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A promising approach for developing new drug delivery vehicles is by using stimuli responsive hydrogel nanoparticles. Polypeptide surfactants designed in our lab have been shown to form micellar particles of varying sizes and shapes depending on the solution salt concentration. These responsive polypeptide surfactants consist of a small charged protein domain (foldon) with three elastin-like polypeptide (ELP) chains forming a three-armed star polymer. The size and shape of the micelles they form is dependent on the ratio of total ELP volume to head group area. By introducing linear ELP into the ELP-foldon solution, the total volume of ELP in the aggregate would be increased if the linear ELP is incorporated in the micelle. This method could control the particle size and shape. To determine if the linear and three-armed ELPs co-assemble, we have observed aggregation as a function of temperature using turbidity measurements in a UV-vis spectrometer. We have found that higher concentrations of linear ELP increases the difference in transition temperature between the linear and three-armed ELP. At these higher ratios, the linear ELP aggregates prior to micelle formation. When the ELP-foldon subsequently passes through its critical micelle temperature, they break down the linear ELP aggregates resulting in smaller colloidal emulsions. Light scattering will be used to characterize the size and shape of these aggregates.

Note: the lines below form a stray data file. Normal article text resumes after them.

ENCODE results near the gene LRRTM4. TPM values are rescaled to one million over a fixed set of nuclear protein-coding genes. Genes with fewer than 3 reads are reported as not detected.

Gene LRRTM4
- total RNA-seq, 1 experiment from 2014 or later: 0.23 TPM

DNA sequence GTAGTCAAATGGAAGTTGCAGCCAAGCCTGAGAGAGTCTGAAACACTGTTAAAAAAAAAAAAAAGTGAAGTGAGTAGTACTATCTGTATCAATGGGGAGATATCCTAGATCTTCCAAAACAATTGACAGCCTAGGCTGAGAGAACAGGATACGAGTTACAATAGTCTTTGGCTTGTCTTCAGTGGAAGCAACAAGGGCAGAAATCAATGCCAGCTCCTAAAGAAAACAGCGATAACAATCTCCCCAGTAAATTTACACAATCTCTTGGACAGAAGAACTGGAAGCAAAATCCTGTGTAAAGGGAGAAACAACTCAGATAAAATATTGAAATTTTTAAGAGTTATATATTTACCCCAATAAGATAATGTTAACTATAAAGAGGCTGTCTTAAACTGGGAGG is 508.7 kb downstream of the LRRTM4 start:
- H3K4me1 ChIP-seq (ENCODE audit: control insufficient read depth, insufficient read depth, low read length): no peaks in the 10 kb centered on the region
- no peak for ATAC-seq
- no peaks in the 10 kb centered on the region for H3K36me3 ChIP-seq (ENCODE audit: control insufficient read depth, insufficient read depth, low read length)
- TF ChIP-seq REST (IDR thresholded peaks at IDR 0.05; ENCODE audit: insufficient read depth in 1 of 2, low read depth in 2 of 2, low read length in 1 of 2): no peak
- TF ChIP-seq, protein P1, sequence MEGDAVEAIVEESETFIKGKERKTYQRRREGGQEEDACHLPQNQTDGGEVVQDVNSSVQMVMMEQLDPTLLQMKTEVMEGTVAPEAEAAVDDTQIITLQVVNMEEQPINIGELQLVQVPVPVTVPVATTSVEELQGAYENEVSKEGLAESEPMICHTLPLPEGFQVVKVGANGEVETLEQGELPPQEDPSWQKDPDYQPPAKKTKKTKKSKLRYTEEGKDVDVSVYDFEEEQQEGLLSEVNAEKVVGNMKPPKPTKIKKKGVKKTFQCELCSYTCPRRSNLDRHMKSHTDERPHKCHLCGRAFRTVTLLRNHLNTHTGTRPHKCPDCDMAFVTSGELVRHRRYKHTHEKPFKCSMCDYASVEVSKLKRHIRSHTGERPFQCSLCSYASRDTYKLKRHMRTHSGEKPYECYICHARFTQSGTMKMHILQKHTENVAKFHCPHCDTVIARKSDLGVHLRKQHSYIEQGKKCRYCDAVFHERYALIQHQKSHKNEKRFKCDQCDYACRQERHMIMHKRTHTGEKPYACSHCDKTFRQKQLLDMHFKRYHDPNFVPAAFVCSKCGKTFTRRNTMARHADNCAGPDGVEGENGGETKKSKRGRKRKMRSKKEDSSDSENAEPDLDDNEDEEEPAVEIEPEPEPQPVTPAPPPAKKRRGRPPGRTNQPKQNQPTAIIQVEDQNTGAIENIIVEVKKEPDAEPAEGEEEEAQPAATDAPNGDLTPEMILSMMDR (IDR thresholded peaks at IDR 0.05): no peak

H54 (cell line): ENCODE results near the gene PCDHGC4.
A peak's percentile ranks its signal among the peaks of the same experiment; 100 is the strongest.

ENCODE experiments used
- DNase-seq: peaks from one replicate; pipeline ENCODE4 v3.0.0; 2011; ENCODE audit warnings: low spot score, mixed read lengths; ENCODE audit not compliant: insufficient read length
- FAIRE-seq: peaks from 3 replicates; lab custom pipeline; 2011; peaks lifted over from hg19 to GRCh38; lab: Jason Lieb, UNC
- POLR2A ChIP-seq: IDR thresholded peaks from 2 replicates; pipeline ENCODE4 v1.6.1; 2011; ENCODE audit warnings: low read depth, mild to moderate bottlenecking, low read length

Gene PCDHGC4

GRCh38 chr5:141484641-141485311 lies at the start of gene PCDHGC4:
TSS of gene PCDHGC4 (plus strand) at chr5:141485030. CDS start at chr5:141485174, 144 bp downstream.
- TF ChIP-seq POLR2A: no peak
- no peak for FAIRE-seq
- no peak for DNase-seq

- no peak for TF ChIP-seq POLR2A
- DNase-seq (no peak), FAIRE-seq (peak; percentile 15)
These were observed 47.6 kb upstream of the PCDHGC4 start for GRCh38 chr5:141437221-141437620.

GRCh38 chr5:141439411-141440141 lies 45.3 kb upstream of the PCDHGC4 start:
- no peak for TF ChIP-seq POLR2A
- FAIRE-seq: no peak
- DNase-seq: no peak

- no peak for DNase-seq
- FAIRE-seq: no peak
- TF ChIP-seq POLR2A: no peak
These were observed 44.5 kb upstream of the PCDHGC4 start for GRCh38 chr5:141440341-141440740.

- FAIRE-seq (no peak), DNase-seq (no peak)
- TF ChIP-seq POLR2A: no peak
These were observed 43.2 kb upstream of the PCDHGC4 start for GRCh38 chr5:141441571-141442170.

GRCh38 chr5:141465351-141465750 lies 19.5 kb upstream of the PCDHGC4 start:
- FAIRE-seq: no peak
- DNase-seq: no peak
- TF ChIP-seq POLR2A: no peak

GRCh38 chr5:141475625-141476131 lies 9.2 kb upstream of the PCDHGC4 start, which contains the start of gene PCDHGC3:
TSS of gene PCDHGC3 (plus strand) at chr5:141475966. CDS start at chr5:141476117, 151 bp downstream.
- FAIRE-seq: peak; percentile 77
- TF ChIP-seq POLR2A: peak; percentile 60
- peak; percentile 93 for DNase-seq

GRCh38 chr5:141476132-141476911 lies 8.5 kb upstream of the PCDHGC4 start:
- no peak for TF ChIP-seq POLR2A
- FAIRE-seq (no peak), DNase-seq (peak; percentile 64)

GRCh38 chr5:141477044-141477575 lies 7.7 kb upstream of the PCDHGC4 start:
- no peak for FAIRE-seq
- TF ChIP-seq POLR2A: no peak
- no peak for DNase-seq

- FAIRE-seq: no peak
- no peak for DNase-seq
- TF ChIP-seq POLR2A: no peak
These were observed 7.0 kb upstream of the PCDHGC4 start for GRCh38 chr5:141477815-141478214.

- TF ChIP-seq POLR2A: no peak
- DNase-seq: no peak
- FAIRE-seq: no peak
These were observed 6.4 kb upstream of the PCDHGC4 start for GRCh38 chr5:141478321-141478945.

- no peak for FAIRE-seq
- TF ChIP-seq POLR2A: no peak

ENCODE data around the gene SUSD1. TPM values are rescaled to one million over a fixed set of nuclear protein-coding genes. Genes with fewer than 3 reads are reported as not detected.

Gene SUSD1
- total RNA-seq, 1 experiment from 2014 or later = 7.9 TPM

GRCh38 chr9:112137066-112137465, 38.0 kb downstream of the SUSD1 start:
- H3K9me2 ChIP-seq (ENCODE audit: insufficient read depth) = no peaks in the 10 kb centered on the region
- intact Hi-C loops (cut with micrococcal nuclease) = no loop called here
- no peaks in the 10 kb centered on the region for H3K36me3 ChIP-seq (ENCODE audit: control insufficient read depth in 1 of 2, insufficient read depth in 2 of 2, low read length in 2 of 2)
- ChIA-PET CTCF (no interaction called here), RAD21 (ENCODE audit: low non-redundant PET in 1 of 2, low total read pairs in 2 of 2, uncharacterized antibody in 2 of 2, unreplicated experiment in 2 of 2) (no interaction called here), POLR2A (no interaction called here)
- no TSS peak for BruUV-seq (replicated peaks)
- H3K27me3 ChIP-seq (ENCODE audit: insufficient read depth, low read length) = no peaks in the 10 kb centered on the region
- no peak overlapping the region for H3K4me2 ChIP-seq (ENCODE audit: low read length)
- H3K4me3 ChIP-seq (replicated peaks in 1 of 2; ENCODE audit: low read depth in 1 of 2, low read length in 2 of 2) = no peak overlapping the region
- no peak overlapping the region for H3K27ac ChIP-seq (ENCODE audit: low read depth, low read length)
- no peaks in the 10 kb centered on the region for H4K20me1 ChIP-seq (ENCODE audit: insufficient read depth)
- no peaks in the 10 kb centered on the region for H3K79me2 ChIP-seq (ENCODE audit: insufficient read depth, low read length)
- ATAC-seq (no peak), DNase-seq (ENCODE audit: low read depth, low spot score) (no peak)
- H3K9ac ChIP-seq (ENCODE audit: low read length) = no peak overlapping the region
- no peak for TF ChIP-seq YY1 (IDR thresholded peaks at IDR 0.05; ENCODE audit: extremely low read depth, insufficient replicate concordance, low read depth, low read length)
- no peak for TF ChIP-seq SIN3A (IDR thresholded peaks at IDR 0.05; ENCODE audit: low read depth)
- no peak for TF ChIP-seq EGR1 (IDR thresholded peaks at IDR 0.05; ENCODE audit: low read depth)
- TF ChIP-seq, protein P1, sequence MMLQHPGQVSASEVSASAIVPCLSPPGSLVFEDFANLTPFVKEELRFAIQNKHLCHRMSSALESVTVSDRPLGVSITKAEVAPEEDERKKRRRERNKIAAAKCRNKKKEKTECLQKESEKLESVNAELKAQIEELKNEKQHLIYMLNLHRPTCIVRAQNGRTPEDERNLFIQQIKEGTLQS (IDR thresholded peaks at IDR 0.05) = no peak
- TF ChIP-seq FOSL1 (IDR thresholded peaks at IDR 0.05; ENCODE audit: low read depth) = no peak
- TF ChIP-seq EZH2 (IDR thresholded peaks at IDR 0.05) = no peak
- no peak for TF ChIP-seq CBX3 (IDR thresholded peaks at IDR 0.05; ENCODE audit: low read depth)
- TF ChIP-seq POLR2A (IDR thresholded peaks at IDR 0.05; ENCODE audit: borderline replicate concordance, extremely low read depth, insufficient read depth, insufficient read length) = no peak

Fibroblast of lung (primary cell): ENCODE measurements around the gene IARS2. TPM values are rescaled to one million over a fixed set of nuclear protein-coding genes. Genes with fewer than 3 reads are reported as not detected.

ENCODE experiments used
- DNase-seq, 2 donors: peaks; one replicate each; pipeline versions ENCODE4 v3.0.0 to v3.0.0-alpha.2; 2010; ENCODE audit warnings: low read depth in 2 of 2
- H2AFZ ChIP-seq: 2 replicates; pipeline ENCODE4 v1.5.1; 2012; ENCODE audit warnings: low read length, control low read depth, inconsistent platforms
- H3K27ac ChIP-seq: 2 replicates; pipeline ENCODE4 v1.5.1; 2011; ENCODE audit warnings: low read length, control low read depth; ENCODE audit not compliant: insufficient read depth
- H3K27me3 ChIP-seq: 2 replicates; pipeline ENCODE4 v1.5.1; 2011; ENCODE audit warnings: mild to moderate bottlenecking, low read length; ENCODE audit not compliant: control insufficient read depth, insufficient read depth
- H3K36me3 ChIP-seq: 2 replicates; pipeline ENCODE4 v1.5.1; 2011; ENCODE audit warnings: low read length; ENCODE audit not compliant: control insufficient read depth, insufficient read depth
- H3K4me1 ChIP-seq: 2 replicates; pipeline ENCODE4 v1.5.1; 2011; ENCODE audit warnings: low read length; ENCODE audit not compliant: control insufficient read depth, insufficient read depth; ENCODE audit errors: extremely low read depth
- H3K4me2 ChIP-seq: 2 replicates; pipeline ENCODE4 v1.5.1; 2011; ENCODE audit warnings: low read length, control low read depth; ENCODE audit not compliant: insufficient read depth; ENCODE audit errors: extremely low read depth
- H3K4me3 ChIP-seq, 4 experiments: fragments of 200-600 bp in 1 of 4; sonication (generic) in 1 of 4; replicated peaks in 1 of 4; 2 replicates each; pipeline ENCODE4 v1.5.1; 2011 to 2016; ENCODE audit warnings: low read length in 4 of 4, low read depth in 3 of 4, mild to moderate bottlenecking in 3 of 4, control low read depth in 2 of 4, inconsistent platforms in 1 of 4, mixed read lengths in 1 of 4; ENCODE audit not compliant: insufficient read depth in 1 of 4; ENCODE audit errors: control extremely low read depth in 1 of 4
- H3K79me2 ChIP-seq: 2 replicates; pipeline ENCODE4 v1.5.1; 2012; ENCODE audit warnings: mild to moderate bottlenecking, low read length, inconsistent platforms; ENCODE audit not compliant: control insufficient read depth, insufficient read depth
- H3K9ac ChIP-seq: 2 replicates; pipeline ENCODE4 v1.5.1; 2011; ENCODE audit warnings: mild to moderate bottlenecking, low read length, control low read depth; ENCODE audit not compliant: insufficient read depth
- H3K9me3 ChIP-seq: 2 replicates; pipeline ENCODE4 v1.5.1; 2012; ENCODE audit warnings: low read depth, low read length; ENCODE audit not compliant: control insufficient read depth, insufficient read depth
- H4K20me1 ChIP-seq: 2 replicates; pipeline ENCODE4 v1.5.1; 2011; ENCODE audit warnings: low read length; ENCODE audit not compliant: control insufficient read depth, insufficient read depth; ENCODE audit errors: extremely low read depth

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Medicinal and Pharmaceutical Chemistry | Pharmaceutics and Drug Design | Pharmacy and Pharmaceutical Sciences


Student Researcher: John P. Gavin

Faculty Advisors: Nolan B. Holland, Ph.D.; Kiril A. Streletzky, Ph.D.

Controlling the Size and Shape of Polypeptide Colloidal Particles: Temperature Dependence of Particle Formation